By Buck Rogers

So what’s Bifannah? It’s the name of a sandwich. Certainly one of the most popular in Portugal. It’s simple, yet notoriously classless. It’s loved by many and known to all. And if you have a musical project, I suppose that’s the reputation you’re aiming for and dreaming of.

Bifannah (the band) started in 2015, sparking from the association of old friends and bandmates who had met in previous musical projects – Guille V. Zapata, Antía Figueiras, Antón Martínez and Pablo Valladares. While their background was in shoegaze and noise, Bifannah is by all intentions psychedelic. Moreover, even though the members are in fact Spanish, the band decided to sing in Portuguese. It’s an artistic choice that comes to make sense when you know that their hometown is in Galicia, a land in the North embracing both countries, where both Portuguese and Spanish seem to agree on their resemblances.

Their first EP (titled simply EP) came out a year after their formation, and it’s already adorned with the same minimalistic artwork approach that features in their following releases, giving us a break from the never-ending swirl-based album covers that indie psych bands spoon-fed us during the past decade. Sonically, its’ well-done surf, garage, and psych influences are refreshing. And they are successful at throwing the listener a finger-gunned smile à la Gories. Some of their songs, like ‘Skeletor’ or ‘Pior’ bear resemblance to The Gories’ ‘There But For The Grace of God’. The lead singer’s accent, lost somewhere in between Portuguese and Brazilian hints, makes the whole thing even more branché.

In 2017, the band strategically decided to let go of some of its primitive cool debuts for the release of their first record Maresia. They bet on a more orchestrated sound (we’re talking organs and a couple of drum fills). This approach usually works when it comes to slamming doors open into summer festivals. The mission was successful and the band found itself sharing some serious stages with bands like Allah Las. This record also serves as a clear bridge between their EP and their latest work, Danças Líquidas, unfortunately, released right before the pandemic. They joined forces with the talented musician and composer Frank Maston as a producer and used an “all analogue” means of production. The result is a mature, live-sounding album – levelling up and which in turn, collaterally assigned a very positive “kvlt’’-ish connotation to their previous, rougher work. Surprisingly, the album fits very well into what is now called the “Lisbon sound”, the consistent indie output from the city over the last decade. It’s a warm, vintage, yet – dare I say – as hi-fi as possible intentioned sound, using retro equipment and backed by classically rehearsed arrangements and heterogenous, rich orchestration.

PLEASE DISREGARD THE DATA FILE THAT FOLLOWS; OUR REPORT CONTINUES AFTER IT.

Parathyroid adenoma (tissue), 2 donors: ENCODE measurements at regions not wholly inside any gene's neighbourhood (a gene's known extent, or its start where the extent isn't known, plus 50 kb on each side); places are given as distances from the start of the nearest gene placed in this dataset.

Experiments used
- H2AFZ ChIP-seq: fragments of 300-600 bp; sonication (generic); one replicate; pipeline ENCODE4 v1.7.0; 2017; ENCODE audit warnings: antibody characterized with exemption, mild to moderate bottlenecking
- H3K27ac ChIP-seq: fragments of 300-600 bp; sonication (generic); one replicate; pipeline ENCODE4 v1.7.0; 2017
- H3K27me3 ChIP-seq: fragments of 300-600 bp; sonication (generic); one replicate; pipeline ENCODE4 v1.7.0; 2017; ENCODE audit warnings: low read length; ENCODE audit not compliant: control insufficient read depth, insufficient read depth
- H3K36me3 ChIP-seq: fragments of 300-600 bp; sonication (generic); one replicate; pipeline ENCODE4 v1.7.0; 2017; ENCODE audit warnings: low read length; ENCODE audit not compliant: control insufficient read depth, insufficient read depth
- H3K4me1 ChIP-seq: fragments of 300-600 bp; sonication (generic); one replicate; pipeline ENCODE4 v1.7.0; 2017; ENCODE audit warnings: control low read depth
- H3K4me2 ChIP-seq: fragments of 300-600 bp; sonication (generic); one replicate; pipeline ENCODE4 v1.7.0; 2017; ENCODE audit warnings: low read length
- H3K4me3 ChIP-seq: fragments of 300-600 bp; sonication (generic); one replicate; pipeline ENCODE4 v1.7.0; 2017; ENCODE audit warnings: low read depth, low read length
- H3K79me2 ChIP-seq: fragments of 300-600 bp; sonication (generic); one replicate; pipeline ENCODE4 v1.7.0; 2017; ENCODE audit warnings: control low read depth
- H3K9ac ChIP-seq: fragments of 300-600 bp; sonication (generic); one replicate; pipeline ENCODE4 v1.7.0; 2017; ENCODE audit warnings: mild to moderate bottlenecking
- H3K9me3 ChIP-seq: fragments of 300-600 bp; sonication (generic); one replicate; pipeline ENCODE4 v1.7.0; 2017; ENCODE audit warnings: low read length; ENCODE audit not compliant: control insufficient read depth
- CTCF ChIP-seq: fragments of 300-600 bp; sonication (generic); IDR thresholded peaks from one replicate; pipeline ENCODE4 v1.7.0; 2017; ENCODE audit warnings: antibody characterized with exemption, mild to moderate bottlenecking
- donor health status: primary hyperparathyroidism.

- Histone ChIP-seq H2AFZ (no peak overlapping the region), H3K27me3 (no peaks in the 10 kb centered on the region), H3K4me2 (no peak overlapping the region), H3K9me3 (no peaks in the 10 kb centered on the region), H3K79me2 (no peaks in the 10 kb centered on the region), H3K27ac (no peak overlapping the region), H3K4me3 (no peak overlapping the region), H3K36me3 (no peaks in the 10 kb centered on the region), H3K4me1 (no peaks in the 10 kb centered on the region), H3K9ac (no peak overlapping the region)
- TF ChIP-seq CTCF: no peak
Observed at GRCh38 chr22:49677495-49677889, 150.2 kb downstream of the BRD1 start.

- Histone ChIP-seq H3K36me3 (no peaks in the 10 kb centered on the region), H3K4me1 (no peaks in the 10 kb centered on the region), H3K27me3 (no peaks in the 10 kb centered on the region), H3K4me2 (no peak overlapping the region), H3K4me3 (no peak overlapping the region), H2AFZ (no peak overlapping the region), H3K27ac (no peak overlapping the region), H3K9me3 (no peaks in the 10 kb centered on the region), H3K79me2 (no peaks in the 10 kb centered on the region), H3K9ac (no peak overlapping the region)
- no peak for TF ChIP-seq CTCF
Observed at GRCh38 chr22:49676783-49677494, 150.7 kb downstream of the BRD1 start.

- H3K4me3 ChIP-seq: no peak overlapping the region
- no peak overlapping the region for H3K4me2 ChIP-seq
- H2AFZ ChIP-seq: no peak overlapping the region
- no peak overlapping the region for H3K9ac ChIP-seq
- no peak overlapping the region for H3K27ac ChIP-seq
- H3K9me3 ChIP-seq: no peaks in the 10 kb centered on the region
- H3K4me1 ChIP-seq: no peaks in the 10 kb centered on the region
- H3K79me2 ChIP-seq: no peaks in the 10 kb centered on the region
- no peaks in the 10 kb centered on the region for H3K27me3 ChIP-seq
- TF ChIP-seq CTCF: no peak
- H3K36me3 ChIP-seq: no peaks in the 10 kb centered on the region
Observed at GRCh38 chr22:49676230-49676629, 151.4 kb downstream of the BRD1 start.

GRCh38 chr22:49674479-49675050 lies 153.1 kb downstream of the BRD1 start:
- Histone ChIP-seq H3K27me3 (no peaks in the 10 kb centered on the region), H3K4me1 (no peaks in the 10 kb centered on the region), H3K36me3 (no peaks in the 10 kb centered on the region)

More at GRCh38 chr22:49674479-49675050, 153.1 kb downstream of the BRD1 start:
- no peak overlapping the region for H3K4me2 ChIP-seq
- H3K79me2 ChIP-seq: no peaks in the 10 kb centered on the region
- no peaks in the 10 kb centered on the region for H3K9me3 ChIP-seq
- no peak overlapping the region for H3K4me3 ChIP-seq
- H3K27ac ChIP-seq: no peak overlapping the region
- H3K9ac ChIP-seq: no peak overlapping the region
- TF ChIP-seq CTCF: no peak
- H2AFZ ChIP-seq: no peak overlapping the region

At this point, the ‘’hypnagogic’’ aspect of their work must be mentioned when describing their sound. It’s not about making an aesthetic pastiche of intentional sonic degradation and ironic references to the past, nor is it about stopping at the mark of creating a conservative tribute to now more nostalgically remembered times. It’s about re-inventing psychedelia and its response to capitalist culture. In today’s day and age, it’s a counter-current fueled intention, and a challenging task for any musician – as it places the artist somewhere in the middle of the leftfield and the mainstream. This is not your radio-tailored, limelight-ready record, but instead a skillfully crafted product, not only production-wise but more importantly intention-wise: it takes a few years of artistic maturation to approach a record in this fashion. This should earn them a frequent spot on more niche radio waves, and if not, at least it’s guaranteed to age well and bring some second-wave extra recognition in a few years.

This article was published with the support of Liveurope.